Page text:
Digits do no increment down to one column on display.

I'm sorry for not knowing the proper terminology, I am very new to Arduino. I assumed the issue I'm having is common, but i have to been able to find any solution through searching. I am displaying Duty Cycle on a 16X2 display. When I am in the single digit range 0%-9% it increments up and down perfectly, but when i go into the double or triple digits, the number will not drop back down to just one column. I end up with "000" after spanning the range and returning, instead of "0". I am using an Arduno Uno. I can post the code if that would help solve my issue. Thanks in advance for any help, and i apologize for my horrible terminology.

Allen

Yes, you have to clear the digits when you're not using them anymore. That's a common issue with displays.

You print 9 and then print 10 over it, so the 1 replaces the 9 and the 0 goes next to it. Then you print 9 again over that, so the 9 replaces the 1 but there's nothing printing over the 0 and you're not clearing the display so it just sits there. You can either clear the display between numbers or you can print a few extra spaces when the number has less digits.

Please post your code using code tags.

Type
** **[code]** **

Past your code after that
Type
** **[/code]** **

I will look like

your code here

Thank you so much for the quick reply. I copied, pasted, and messed around with the sketch so much, I'm sure it's something I have done. I'm having a blast figuring i out though!

  #include <LiquidCrystal_I2C.h>
  #include <PWM.h>
  int32_t frequency = 20;
  LiquidCrystal_I2C lcd(0x3F, 2, 1, 0, 4, 5, 6, 7, 3, POSITIVE); 

  void setup()  

{

  InitTimersSafe ();
  bool success = SetPinFrequencySafe(9, frequency);
  if (success) {
  pinMode (13, OUTPUT);
  digitalWrite (13, HIGH);
  
}
  
  Serial.begin(115200); 
  Serial.println();
  lcd.begin(16, 2);   
  lcd.clear ();
  pinMode (A1,INPUT);
  pinMode (A2,INPUT);
  pinMode (9, OUTPUT);
  
{
  
  lcd.backlight();
  delay(250);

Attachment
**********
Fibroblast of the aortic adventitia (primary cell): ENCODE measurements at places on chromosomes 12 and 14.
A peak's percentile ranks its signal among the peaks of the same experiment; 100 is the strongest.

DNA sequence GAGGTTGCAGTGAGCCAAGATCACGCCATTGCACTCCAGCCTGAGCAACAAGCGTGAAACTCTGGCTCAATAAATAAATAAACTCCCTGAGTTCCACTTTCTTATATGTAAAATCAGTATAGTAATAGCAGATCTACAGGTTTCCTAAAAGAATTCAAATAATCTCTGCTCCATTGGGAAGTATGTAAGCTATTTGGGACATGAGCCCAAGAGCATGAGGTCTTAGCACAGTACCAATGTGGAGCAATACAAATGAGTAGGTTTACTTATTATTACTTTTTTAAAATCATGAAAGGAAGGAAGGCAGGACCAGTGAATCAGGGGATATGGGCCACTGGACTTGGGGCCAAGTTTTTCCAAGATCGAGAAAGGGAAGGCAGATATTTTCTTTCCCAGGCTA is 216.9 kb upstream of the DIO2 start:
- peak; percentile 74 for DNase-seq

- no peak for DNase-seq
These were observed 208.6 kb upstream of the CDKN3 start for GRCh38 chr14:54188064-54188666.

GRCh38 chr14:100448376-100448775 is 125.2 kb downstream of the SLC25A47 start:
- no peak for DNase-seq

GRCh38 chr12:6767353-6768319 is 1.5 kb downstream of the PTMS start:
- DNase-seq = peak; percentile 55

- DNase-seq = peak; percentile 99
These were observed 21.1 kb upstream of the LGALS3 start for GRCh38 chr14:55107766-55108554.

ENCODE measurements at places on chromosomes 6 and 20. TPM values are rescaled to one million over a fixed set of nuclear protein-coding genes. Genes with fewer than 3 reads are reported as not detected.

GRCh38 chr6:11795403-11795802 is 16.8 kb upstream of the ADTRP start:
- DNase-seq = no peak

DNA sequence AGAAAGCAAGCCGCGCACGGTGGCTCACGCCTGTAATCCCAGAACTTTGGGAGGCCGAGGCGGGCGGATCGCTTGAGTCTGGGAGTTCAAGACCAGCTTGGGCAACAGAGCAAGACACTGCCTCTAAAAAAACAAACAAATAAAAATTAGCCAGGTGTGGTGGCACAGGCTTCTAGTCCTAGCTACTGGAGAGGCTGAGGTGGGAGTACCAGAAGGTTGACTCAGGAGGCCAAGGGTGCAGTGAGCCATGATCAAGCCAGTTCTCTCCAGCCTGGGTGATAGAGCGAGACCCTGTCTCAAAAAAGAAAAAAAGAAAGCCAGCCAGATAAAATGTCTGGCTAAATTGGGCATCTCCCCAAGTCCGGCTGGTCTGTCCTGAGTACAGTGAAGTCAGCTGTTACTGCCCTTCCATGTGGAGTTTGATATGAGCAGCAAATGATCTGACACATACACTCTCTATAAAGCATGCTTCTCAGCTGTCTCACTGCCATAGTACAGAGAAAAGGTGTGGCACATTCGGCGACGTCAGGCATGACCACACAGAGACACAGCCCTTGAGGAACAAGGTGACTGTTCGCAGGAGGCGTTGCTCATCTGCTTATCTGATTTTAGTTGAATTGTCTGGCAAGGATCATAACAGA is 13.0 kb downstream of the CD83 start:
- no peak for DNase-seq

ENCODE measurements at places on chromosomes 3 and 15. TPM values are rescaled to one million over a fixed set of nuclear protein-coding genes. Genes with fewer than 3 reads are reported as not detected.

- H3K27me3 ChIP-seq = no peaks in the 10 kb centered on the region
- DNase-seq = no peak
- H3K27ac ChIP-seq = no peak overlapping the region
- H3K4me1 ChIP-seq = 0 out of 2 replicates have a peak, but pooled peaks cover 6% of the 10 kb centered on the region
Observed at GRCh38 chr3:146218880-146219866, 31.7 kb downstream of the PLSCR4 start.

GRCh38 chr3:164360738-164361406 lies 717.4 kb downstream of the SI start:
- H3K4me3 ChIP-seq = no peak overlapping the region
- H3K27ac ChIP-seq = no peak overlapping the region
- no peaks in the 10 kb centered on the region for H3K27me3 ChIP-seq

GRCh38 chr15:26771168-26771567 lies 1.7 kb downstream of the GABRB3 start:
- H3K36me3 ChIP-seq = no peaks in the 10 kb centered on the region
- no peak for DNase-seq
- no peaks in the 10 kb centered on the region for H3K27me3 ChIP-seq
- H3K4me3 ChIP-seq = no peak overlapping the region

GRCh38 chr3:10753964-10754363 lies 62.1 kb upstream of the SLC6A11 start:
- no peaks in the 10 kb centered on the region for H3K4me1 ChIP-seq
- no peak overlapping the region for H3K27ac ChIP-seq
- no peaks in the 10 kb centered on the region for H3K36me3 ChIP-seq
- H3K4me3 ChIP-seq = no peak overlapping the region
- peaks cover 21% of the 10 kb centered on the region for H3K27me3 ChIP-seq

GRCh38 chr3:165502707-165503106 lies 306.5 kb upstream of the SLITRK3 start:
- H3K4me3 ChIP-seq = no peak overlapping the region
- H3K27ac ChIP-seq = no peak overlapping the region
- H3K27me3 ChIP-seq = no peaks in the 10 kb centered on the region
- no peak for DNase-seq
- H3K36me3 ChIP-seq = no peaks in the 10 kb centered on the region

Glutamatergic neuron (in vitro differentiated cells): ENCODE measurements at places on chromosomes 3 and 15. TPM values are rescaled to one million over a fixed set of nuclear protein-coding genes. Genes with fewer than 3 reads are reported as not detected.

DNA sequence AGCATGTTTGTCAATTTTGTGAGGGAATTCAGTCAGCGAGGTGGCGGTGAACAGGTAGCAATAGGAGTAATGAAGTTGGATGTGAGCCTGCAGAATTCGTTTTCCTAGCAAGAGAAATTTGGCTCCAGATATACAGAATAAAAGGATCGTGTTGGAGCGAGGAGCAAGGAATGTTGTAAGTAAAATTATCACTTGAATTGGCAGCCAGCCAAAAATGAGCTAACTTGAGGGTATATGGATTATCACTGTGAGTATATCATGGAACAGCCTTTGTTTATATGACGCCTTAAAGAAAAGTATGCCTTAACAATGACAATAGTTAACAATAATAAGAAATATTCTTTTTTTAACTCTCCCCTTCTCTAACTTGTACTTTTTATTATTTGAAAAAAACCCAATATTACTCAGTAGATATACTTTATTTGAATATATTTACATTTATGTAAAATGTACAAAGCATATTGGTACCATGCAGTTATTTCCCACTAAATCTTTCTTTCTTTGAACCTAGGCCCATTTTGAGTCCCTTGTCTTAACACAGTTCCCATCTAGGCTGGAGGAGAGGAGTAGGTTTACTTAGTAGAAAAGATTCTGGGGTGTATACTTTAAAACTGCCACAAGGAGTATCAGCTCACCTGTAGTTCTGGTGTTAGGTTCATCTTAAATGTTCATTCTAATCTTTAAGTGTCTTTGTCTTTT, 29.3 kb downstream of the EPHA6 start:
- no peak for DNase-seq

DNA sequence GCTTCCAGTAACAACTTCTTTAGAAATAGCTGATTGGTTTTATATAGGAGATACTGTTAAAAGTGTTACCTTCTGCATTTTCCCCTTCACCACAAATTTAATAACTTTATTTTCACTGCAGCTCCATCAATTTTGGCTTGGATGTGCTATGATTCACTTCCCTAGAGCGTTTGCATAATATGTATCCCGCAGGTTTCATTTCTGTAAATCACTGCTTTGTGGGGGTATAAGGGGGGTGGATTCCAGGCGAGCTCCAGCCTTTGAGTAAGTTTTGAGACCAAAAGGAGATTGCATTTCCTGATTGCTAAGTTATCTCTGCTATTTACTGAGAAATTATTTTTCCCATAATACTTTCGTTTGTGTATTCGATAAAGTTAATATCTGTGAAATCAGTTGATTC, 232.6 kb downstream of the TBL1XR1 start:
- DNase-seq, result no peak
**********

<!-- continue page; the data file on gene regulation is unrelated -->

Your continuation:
lcd.noBacklight();
  delay(250);
  
}
  
  lcd.backlight();   
  lcd.setCursor(0,0);
  lcd.print("   Sup Bitches");
  delay(1000);
  lcd.setCursor(0,1);
  lcd.print("Ankle Biters 2.0");
  delay(2000);  
  lcd.clear();
  lcd.setCursor(0,0);
  lcd.print("RPM   DUTY   MS");
 
}

  void loop()  

{
    
  int potDuty = analogRead(A1);
  int potRpm = analogRead (A2);  
  int duty = map(potDuty ,0, 1022, 0,100);
  int rpm = map (potRpm ,0, 1022, 10, 200);  
  Serial.println("DUTY");
  Serial.println(duty);
  Serial.println("RPM");
  Serial.println(frequency * 60);
  lcd.setCursor(7,1);
  lcd.print(duty);  
  lcd.setCursor(0,1);
  lcd.print(frequency * 60);
  int sensorValue = analogRead (A1);
  pwmWrite (9, sensorValue / 4);
  

}
[code]

[/code]

The easy fix is to add the below at the beginning of loop()

  lcd.setCursor(0, 1);
  lcd.print(F("                "));

It will clear the second line of the display. Note the use of the F macro; instead of placing the text (16 spaces) in data memory, it is placed in code memory. If you run low on data memory, it will save you (in this case) 16 bytes of data memory at the cost of code memory.

Question:
Why do you read pin A1 twice in loop()? Basically potDuty and sensorValue will contain the same data. You could just as well use potDuty in the pwmWrite().

Note:
the last [code] that you typed should have been [/code] :wink: Your code block now contains [code] at the end.

sterretje:
The easy fix is to add the below at the beginning of loop()

  lcd.setCursor(0, 1);

lcd.print(F("                "));



It will clear the second line of the display. Note the use of the F macro; instead of placing the text (16 spaces) in data memory, it is placed in code memory. If you run low on data memory, it will save you (in this case) 16 bytes of data memory at the cost of code memory.

Thank you so much for the help, I'll try that this evening and report back.

sterretje:
Question:
Why do you read pin A1 twice in loop()? Basically potDuty and sensorValue will contain the same data. You could just as well use potDuty in the pwmWrite().

I have been trying to figure out how to vary the frequency in my sketch, using a potentiometer. I haven't had any luck yet. That is a bit of code that I forgot to remove from one of my failed attempts. That is the next hurdle I have to overcome. I'm trying to get in the habit of annotating the code I add, so it can be easily removed when it doesn't work :-). That line slipped through the cracks. You wouldn't happen to have a solution for that issue would you? I just need to be able to generate a signal from 10Hz to 200Hz, and be able to adjust the duty cycle. It would also be great if I could display the pin 9 "high" time in milliseconds, on my display. I don't know if that's possible though. Thanks for all your help. My project is starting to become a reality!

sterretje:
Note:
the last

[code]

that you typed should have been

[/code]

:wink: Your code block now contains [code] at the end.

Got it, thanks again!